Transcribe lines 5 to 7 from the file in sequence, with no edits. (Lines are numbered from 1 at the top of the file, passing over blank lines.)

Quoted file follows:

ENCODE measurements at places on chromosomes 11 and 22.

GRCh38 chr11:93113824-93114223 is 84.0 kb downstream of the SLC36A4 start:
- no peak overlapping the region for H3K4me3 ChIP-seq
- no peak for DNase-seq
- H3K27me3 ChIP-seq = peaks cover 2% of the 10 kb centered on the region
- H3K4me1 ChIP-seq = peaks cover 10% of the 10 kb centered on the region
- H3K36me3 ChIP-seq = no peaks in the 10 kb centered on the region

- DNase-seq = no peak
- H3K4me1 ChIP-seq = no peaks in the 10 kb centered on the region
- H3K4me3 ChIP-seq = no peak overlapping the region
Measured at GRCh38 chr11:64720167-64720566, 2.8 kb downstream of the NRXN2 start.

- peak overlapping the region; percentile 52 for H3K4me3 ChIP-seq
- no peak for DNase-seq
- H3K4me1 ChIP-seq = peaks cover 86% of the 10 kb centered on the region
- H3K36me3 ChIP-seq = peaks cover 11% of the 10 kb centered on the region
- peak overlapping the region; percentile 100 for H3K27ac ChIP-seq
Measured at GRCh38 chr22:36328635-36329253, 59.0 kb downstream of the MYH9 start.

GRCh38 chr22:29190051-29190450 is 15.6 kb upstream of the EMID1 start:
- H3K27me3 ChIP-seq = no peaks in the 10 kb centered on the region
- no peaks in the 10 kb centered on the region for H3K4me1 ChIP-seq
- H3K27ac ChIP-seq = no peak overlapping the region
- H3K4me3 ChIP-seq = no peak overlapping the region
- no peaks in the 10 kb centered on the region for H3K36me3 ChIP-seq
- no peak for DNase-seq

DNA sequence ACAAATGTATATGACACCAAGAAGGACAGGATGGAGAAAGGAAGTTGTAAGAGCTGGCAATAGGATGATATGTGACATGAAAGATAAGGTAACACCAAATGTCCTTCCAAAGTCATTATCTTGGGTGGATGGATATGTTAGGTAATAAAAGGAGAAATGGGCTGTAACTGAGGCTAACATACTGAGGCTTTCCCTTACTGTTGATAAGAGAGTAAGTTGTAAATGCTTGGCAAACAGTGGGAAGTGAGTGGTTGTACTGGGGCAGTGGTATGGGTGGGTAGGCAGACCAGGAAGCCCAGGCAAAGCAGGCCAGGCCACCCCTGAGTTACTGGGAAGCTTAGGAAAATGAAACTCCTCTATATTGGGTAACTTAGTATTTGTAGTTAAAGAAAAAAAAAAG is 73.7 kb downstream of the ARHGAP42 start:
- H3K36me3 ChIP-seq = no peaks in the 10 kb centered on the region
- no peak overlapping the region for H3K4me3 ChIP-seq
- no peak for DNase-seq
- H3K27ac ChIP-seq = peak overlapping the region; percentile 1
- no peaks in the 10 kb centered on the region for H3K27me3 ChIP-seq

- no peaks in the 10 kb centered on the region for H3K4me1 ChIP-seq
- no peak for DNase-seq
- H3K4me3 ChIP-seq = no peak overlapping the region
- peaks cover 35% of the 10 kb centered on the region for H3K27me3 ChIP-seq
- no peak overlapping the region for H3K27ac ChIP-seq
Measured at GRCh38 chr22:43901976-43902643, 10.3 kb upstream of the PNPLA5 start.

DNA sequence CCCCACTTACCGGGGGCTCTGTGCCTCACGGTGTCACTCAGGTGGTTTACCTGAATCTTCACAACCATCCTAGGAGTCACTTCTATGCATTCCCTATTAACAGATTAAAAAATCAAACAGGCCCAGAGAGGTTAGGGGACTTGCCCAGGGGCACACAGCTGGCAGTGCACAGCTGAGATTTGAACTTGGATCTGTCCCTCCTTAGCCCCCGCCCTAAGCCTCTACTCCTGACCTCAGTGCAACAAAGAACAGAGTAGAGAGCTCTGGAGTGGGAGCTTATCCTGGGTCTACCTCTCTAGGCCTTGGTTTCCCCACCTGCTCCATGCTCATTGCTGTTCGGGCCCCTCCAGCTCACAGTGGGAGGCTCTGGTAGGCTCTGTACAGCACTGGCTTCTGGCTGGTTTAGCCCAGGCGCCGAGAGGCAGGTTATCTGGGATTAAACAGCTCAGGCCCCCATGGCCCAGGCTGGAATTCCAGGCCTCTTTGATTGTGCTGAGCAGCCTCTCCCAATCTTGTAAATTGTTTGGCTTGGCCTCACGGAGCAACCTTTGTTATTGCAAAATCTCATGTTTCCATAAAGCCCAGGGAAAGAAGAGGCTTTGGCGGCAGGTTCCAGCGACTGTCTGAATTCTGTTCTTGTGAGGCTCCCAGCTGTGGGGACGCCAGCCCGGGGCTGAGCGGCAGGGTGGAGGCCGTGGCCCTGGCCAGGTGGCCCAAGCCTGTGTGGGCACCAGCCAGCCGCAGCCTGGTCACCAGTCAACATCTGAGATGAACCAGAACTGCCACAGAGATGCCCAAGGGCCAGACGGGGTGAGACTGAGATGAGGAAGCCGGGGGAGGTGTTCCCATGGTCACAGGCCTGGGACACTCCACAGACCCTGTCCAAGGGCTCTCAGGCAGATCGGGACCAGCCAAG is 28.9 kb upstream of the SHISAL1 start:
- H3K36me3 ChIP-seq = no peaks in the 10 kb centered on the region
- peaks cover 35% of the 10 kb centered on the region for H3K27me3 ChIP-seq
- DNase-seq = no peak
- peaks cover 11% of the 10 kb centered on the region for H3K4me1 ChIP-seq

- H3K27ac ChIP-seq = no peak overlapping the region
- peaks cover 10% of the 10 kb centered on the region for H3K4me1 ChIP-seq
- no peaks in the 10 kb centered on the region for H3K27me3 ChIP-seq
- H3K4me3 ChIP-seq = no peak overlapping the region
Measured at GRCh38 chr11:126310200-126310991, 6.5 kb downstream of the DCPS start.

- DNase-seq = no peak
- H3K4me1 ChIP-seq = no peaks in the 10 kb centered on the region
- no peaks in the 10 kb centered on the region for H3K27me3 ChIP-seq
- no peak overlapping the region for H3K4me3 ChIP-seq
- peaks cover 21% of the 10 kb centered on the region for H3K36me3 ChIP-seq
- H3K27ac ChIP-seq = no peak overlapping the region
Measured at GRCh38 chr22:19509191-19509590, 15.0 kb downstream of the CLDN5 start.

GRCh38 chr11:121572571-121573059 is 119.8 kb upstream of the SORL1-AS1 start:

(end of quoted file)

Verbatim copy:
- H3K27me3 ChIP-seq = peaks cover 2% of the 10 kb centered on the region
- H3K4me1 ChIP-seq = peaks cover 10% of the 10 kb centered on the region
- H3K36me3 ChIP-seq = no peaks in the 10 kb centered on the region